Micronutrients are vitamins and minerals necessary for the overall health of the body. The body does not generate micronutrients except vitamin D. Because human bodies cannot generate most vitamins and minerals, people must receive them through food. Even though people only require tiny amounts of micronutrients, it is critical to consume the needed level. Micronutrient deficits can cause serious health problems. According to CDC, vitamin and mineral deficiencies affect half of all children under five worldwide. Malnutrition occurs if you do not take essential micronutrients in sufficient quantities.

They help the body produce enzymes, hormones, and other compounds necessary for optimal growth and development. According to WHO, micronutrient deficiencies can cause hazardous health problems. Iron, vitamin A, and iodine deficiencies are the most common worldwide, especially in youngsters and pregnant women. Deficiencies can cause severe birth deformities, underdeveloped cognitive abilities, and decreased productivity, among other side effects.

Severe micronutrient deficiencies are associated with maternal and infant deaths and childhood blindness. However, they may cause less clinically apparent energy, mental clarity, and overall capacity reductions. It can lead to poor academic performance, lower workplace productivity, and decreased immune function.

Types of Micronutrients

Micronutrients are of four categories:

Water Soluble

Vitamin B and vitamin C are two of the most well-known water-soluble vitamins. They aid your body’s energy production. They also help your cells, particularly your red blood cells, stay healthy. The urine excretes any water-soluble vitamins that your body does not utilise immediately. Therefore, it would be best to ingest more of them regularly because your body cannot store them for later use. 

Fat Soluble

Fat-soluble vitamins, unlike water-soluble vitamins, dissolve in fat rather than water. Vitamins A, D, E, and K are among them. They can stay in your body for later use once you obtain them. In addition, they are stored in adipose tissue and the liver.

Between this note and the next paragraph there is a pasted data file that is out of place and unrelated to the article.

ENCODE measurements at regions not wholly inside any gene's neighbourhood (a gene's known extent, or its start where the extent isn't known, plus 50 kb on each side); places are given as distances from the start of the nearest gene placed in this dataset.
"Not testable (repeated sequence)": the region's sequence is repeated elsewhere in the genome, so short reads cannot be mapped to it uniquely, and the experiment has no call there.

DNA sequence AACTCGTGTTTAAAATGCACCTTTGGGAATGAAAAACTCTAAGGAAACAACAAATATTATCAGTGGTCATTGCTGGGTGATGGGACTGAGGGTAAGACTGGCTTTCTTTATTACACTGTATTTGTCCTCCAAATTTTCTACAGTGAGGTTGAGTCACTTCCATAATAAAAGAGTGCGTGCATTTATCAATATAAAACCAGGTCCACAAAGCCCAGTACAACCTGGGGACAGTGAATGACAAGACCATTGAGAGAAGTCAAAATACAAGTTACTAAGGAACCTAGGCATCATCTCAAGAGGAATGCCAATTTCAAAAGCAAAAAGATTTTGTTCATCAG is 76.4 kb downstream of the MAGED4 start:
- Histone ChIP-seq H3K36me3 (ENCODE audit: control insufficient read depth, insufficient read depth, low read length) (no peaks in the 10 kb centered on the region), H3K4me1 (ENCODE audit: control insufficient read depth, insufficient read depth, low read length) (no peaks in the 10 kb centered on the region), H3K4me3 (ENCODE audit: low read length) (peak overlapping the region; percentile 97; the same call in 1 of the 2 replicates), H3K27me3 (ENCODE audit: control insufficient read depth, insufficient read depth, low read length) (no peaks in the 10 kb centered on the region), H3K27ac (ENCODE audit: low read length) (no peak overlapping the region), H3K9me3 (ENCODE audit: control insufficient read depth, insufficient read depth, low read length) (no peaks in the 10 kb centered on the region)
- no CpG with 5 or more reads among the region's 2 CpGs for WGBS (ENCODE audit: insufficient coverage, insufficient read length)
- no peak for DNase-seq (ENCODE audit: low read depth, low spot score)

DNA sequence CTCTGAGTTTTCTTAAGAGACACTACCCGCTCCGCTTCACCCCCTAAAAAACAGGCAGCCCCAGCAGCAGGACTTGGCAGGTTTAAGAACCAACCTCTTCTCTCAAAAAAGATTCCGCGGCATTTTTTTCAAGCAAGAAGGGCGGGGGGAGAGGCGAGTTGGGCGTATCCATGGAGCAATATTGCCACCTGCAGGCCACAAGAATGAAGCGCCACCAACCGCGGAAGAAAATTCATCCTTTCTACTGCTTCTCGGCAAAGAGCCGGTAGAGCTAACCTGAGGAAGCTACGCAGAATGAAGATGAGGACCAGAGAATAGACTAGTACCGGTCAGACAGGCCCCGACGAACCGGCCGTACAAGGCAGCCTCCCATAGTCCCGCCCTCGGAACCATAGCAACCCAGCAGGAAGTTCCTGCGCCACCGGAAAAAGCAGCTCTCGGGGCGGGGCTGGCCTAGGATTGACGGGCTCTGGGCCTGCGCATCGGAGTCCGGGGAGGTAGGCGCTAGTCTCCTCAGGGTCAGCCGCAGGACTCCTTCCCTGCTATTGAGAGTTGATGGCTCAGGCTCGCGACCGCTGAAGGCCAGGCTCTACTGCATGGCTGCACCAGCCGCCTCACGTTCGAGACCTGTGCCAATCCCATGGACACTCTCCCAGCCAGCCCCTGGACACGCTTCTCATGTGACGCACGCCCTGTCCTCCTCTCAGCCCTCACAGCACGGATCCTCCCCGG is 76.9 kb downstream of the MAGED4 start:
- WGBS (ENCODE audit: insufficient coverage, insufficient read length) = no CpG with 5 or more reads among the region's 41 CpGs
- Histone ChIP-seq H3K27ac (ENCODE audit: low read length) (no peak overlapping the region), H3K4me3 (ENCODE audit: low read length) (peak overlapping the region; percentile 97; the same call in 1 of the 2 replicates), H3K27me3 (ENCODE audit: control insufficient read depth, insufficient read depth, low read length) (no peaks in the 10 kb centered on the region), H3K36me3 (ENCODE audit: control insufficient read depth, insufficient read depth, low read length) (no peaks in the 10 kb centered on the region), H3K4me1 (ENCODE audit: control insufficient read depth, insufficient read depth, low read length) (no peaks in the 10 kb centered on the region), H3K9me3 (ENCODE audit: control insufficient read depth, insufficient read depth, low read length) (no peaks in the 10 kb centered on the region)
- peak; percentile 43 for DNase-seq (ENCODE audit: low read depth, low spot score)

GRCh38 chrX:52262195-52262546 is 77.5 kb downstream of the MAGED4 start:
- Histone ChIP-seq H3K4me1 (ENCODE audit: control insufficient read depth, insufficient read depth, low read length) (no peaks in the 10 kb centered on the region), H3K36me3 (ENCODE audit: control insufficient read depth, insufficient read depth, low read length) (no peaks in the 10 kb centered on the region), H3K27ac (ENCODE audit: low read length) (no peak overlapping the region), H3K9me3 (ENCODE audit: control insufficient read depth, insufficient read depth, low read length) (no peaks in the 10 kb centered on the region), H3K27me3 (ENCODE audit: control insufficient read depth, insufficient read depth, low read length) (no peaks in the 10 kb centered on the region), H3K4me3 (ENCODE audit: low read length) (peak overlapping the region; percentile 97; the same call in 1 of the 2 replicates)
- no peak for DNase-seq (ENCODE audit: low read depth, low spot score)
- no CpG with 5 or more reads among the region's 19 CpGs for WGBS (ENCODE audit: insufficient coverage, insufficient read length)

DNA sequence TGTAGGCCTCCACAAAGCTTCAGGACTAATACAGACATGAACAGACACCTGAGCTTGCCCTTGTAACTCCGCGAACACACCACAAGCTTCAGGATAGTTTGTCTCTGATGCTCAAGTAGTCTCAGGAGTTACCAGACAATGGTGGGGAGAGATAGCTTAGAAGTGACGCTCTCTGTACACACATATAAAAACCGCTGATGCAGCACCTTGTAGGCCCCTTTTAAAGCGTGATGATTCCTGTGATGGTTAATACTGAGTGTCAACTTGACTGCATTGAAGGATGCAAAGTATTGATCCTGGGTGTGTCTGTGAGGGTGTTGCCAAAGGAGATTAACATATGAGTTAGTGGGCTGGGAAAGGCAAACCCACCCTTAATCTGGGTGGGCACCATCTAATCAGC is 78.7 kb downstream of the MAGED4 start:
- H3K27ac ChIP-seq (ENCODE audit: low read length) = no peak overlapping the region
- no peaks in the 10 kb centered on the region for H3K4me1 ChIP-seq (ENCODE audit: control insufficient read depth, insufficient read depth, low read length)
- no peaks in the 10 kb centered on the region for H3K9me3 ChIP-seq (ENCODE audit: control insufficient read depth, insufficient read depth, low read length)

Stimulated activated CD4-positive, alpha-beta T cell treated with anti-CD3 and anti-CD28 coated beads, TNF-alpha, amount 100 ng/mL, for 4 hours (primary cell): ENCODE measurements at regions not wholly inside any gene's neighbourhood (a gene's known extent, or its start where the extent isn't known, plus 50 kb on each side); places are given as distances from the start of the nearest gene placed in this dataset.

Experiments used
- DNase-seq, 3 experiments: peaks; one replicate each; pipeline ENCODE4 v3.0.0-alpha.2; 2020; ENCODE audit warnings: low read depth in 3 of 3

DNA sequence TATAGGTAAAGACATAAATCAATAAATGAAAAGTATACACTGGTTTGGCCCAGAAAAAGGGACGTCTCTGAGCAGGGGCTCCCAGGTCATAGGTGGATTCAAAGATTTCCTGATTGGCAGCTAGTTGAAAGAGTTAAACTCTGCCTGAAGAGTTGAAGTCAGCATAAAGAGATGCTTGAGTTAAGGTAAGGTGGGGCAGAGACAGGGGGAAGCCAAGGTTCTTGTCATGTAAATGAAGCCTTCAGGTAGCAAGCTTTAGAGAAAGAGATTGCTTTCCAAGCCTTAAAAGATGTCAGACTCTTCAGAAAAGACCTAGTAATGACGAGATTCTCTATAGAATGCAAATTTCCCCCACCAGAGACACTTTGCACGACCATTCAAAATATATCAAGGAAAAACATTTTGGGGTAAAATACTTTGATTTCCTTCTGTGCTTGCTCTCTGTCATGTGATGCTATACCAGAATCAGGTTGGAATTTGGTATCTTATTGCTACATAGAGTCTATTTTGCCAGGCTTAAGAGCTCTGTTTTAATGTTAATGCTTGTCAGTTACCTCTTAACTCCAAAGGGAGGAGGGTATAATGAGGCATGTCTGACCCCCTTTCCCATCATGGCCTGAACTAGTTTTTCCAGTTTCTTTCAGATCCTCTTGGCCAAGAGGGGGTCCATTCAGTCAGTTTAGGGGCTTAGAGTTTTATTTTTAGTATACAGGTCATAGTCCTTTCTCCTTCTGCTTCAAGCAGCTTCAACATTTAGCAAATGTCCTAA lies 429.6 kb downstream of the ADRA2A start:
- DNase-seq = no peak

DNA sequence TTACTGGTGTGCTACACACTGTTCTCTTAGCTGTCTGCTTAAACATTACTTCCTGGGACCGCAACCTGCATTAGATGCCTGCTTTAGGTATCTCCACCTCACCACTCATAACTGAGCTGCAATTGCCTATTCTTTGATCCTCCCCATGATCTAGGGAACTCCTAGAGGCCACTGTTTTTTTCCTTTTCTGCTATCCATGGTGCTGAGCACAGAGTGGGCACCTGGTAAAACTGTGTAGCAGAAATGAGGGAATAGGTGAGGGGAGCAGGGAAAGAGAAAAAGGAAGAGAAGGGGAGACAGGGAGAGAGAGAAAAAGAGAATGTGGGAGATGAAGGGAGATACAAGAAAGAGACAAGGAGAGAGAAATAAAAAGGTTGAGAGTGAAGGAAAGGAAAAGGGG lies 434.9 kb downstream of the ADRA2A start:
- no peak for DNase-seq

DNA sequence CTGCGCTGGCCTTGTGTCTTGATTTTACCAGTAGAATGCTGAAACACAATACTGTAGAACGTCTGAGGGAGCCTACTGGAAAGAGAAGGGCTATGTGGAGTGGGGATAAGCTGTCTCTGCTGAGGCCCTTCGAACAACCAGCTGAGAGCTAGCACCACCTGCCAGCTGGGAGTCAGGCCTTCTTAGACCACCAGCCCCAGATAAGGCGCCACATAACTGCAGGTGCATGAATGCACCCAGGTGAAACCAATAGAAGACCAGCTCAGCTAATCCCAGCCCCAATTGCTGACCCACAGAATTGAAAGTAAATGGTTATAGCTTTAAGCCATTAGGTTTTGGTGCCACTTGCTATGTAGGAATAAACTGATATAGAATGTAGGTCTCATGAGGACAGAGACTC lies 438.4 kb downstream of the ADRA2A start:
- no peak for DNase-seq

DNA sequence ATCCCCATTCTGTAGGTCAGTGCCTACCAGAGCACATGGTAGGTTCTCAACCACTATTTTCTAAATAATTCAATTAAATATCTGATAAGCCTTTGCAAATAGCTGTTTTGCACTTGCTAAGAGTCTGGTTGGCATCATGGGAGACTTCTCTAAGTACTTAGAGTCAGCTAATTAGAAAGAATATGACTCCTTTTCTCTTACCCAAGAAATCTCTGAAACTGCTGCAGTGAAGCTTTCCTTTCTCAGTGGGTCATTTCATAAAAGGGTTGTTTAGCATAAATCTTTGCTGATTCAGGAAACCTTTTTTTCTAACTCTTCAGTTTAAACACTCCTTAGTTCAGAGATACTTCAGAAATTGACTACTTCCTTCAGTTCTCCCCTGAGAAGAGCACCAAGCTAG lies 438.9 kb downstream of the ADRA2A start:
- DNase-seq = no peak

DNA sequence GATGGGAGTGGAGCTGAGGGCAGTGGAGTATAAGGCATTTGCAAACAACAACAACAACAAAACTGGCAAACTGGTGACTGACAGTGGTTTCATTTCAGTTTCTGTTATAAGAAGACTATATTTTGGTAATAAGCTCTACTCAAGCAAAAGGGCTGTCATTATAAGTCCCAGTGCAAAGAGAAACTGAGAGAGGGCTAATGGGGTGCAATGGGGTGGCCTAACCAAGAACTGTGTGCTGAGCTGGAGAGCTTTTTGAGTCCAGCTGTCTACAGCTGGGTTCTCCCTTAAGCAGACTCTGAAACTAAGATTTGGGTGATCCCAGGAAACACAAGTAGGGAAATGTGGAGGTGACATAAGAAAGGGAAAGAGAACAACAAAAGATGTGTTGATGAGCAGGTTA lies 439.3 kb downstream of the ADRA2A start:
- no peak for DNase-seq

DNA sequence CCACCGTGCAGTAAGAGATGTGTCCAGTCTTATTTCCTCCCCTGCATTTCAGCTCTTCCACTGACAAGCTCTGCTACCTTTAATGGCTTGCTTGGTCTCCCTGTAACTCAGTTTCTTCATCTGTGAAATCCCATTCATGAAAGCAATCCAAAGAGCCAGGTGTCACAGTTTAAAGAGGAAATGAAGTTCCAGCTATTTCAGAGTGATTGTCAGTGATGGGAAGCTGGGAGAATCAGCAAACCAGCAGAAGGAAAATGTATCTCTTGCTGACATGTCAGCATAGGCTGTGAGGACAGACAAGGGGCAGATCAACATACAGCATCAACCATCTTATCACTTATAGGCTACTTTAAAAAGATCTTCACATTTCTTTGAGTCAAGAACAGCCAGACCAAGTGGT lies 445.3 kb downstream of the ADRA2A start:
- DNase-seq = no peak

They are beneficial to eye health and the immune system. They also aid in the healing of injuries.


Calcium, magnesium, sodium, and potassium fall under microminerals. They’re essential for bone and muscular health. They also help regulate blood pressure.

Trace Minerals

Trace minerals are those which are present in muscles in small amounts. Like iron, manganese, copper, zinc, and selenium are some additional minerals required by the body. Trace minerals are essential for muscular health, nervous system function, and cell repair.

The HealthifyMe Note

Micronutrients are abundant in nutrient-dense foods such as fruits, vegetables, and animal-based diets. These are mainly four types: water-soluble, fat-soluble, macrominerals and trace minerals. Each type of food has a different micronutrient content; therefore, eating a range of meals is vital to ensure your body gets enough vitamins and minerals for optimal health. 

General facts about micronutrients 

What you know about micronutrients and what you don’t know about them can influence your diet.

It is important to get nutrients from food.

According to research, one should obtain micronutrients from food rather than pills. Multivitamins cannot replace a varied diet of nutritious foods. Micronutrient requirements for human nutrition are typically fewer than 100 milligrams per day, whereas macronutrients are required in gram levels daily.

Multivitamins aren’t compulsory to maintain good health.

Healthy eating can provide most people with the required vitamins and minerals. You probably don’t need a daily multivitamin unless your doctor says so. Multivitamins/multi-minerals (MVMs) are the most commonly used dietary supplements, with about half of all adults taking them. However, MVMs can not replace eating a diverse range of foods essential to a healthy diet, says research

Many foods also contain fibre and other nutrients beneficial to one’s health. Some people may benefit from taking one or more of these nutrients in single-nutrient supplements or MVMs if they have certain medical conditions. However, there is no evidence to support their usage in the general population for overall health or illness prevention.

Appearances can be deceptive

Unapproved pharmaceutical ingredients can exist in dietary supplements, a significant public health risk. For example, a study conducted in the US from 2007-2016 found unapproved pharmaceutical ingredients in around 776 nutritional supplements. These results imply that, despite FDA warnings, these products are still being sold and are possibly harmful. Since the FDA can only test a small percentage of items on the market, this is especially concerning. In addition, adulteration with active pharmaceutical substances is not an accident, and it poses a severe public health risk as consumers unintentionally consume these pharmaceuticals.

Monitor the consumption

There is such a thing as too much of a good thing, and anything in excess — vitamins, supplements, or food — can cause significant health issues. Some vitamins are fat-soluble, which means they are stored in the liver and are not required daily, while others are water-soluble and must be supplemented. Excess fat-soluble vitamins can build up in the body, which can be dangerous. Excessive vitamin A intake, for example, can result in headaches, liver damage, weakened bones, and birth abnormalities.